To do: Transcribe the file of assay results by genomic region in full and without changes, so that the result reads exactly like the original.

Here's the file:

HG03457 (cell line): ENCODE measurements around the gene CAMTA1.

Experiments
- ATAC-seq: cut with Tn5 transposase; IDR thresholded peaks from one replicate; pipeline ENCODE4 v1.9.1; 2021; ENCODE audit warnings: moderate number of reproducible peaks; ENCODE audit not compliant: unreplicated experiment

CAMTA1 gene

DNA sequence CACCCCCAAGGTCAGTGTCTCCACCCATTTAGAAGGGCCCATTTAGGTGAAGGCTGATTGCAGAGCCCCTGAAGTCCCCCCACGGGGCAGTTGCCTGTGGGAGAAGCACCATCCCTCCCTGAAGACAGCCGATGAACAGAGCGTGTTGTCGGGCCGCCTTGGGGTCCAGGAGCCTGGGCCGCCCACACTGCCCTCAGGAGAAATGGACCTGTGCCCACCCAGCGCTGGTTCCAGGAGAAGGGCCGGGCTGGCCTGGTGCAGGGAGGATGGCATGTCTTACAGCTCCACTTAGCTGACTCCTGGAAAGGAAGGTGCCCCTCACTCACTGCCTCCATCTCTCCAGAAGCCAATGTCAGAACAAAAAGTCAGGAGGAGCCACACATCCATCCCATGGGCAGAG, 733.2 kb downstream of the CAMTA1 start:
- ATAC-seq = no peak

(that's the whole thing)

HG03457 (cell line): ENCODE measurements around the gene CAMTA1.

Experiments
- ATAC-seq: cut with Tn5 transposase; IDR thresholded peaks from one replicate; pipeline ENCODE4 v1.9.1; 2021; ENCODE audit warnings: moderate number of reproducible peaks; ENCODE audit not compliant: unreplicated experiment

CAMTA1 gene

DNA sequence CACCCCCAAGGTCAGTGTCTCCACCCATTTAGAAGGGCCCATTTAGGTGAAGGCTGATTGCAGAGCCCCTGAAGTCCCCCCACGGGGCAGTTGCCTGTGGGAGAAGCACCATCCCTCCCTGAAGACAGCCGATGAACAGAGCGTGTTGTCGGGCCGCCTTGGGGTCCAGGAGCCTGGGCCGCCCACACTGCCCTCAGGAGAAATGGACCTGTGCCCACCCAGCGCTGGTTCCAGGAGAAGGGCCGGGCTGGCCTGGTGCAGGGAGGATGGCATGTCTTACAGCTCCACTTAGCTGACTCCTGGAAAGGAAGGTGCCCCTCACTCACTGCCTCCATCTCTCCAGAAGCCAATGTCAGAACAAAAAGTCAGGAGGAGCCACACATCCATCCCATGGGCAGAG, 733.2 kb downstream of the CAMTA1 start:
- ATAC-seq = no peak